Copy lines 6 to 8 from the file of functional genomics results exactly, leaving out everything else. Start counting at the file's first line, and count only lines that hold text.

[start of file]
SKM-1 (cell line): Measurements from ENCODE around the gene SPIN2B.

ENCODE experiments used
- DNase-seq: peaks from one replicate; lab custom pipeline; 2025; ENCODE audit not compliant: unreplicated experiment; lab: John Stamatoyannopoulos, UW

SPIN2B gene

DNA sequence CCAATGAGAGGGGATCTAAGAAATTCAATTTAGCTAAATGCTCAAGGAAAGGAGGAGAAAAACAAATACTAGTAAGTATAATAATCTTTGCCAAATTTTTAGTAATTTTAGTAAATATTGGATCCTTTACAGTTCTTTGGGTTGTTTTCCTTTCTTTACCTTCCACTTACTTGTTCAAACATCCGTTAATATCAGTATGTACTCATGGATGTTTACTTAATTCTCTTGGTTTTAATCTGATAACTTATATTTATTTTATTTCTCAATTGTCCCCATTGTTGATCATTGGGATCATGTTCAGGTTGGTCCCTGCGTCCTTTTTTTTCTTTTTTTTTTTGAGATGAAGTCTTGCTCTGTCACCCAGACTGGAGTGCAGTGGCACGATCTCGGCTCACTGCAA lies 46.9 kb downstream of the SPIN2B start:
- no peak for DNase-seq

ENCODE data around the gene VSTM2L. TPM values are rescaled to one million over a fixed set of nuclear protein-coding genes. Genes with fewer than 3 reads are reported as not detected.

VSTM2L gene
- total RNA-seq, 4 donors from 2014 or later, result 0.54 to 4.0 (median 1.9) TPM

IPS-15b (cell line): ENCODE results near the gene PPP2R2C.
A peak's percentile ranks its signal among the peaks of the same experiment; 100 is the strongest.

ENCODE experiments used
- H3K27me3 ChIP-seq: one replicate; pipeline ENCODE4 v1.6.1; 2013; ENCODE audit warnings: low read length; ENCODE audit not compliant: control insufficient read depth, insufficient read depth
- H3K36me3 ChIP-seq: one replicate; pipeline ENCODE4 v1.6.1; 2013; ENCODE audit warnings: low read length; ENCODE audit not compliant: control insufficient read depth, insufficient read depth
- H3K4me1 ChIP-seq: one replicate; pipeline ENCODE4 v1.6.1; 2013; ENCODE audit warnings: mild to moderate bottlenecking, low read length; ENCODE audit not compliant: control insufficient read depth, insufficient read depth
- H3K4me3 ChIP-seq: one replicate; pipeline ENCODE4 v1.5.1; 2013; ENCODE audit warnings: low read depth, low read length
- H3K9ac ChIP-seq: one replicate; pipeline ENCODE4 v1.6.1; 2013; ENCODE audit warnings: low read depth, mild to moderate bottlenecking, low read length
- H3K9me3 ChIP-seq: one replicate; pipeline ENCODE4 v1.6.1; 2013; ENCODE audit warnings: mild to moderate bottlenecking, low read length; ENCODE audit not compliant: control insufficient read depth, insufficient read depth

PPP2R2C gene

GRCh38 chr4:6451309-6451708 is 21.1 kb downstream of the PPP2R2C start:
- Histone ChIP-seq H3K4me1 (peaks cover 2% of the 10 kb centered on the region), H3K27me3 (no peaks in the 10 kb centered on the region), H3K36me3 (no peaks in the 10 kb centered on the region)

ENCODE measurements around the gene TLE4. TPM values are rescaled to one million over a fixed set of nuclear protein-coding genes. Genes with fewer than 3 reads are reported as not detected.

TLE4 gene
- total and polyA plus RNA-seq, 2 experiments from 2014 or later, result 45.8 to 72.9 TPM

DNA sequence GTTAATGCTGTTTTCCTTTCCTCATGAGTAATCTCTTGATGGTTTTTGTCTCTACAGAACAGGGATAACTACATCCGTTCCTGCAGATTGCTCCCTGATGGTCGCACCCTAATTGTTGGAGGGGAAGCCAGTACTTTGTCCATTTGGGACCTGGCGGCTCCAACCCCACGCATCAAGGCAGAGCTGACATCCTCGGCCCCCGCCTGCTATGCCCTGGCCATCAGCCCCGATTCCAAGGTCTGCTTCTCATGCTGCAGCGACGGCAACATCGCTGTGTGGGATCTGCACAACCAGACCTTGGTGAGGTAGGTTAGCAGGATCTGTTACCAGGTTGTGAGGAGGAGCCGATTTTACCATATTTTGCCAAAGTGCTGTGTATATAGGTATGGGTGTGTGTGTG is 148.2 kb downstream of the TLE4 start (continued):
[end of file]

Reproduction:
- no peak for DNase-seq

ENCODE data around the gene VSTM2L. TPM values are rescaled to one million over a fixed set of nuclear protein-coding genes. Genes with fewer than 3 reads are reported as not detected.

VSTM2L gene